Then I began to think about Mary and the birthing process. She, like all other women in that day and time, gave birth with nothing to alleviate the pain. She felt everything and experienced much pain and probably cried out many times because of it. Everything about that birth was as human as any other birth that ever was before or since, with only one difference. The child being born that night was as much God as He was man, but no one knew it. Some would even make the choice to disbelieve it.
I began to think about that. This Jesus who lived in heaven, came to earth and was born as one of us. This scripture came to mind:
…who, being in the form of God, did not consider it robbery to be equal with God, 7 but made Himself of no reputation, taking the form of a bondservant, and coming in the likeness of men. 8 And being found in appearance as a man, He humbled Himself and became obedient to the point of death, even the death of the cross. Philippians 2:6-8
There I was, standing in a room full of women, worshipping this amazing God who created the universe, and I’m hit with the reality of what it really meant for Him to be born into such humanness. Here He was, the Almighty God, being born in the form of a man. He would receive no accolades, no praise, no recognition for who He really was. He knew that He would one day be
“misrepresented and completely misjudged in a situation where He had done nothing wrong”… (sound familiar?)
As I worshipped, I was no longer aware of the wrong that had been done to me, or the way I had been misunderstood or how my heart’s intentions had been wrongly judged.
As the Lord revealed these things to me, I knew He was asking me to examine my heart… Was I willing to become a person of no reputation? Was I willing to forfeit the accolades that I thought should be mine? Could I go unnoticed for a good deed or a job well done? Was I willing to remain stable, even when others had wrong opinions about me when I didn’t have the opportunity to tell my side of the story? Was I willing to surrender what others thought of me, fully to Him, and let Him be my vindicator and the “righter” of someone else’s wrongs towards me?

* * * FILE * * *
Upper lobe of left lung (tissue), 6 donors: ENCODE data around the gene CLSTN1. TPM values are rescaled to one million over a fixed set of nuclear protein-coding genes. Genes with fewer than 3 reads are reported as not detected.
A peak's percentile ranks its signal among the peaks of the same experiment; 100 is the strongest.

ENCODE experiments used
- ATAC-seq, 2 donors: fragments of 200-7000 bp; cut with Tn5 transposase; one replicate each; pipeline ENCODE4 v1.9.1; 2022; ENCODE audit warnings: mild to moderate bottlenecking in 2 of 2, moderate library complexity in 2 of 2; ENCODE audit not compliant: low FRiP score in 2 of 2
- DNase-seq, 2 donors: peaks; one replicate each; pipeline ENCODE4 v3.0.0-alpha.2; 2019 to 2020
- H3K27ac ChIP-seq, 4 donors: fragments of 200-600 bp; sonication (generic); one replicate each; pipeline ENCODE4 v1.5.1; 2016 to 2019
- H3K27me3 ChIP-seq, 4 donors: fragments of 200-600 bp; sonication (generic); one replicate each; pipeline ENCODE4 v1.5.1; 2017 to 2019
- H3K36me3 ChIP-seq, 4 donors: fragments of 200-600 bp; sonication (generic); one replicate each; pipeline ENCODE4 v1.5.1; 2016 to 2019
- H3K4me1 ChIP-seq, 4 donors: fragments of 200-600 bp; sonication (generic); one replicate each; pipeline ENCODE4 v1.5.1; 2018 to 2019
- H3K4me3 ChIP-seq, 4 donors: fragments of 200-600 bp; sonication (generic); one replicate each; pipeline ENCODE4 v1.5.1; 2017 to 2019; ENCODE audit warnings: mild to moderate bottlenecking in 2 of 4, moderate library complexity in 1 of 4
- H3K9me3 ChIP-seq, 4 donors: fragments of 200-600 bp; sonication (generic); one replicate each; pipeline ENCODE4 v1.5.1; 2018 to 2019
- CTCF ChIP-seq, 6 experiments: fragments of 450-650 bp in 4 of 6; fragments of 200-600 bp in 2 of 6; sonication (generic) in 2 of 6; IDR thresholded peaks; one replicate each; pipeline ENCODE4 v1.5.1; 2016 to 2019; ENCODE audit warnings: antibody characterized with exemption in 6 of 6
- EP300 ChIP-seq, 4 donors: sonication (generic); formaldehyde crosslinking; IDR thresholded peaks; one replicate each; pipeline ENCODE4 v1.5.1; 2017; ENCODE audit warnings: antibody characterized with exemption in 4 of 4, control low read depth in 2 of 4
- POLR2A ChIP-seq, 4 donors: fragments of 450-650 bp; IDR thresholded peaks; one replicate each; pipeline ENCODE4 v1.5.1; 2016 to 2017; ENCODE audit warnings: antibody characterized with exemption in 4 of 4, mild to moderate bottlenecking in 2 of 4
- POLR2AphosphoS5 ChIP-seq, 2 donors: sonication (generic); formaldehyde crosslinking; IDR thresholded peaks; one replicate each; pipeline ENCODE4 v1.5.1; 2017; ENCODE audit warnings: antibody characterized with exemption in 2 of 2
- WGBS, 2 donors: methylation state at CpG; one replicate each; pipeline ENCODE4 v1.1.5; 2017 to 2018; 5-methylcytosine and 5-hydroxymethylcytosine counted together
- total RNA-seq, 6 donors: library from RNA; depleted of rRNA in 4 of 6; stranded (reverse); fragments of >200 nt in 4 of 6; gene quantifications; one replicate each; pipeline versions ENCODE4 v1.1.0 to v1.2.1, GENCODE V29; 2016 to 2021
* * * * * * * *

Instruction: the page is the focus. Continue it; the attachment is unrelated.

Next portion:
God began to show me that I am not the sum total of what others think of me. He measures me much differently. If Jesus were only what others thought of Him, then He would have been nothing more than a lying, heretic…yet we know that He was the Word made flesh that came to live among us. In light of that great sacrifice, just in coming and being born, the act of emptying Himself and becoming one of us, I couldn’t respond in any other way, than to surrender everything that had weighed me down. Suddenly, I was free.
Now, I realize even more, the importance of surrendering this whole reputation thing; for it is only when I am willing to lay it down, that I am positioned to be fully submitted and obedient to God’s direction for my life. When I come to places of being resistant to obeying God, I find it’s because I’m too worried about what others will think of me. This strongly indicates that I’m putting my reputation and the opinions of people before God.
After a life long issue with trust, I’ve realized something. I no longer have to trust people. You read that correctly. I don’t need to trust the people in my life as much as I need to trust God with the people in my life. When I am fully surrendered to Him, He can change the hearts of those around me and take care of everything that concerns me. So remember…you are not your reputation.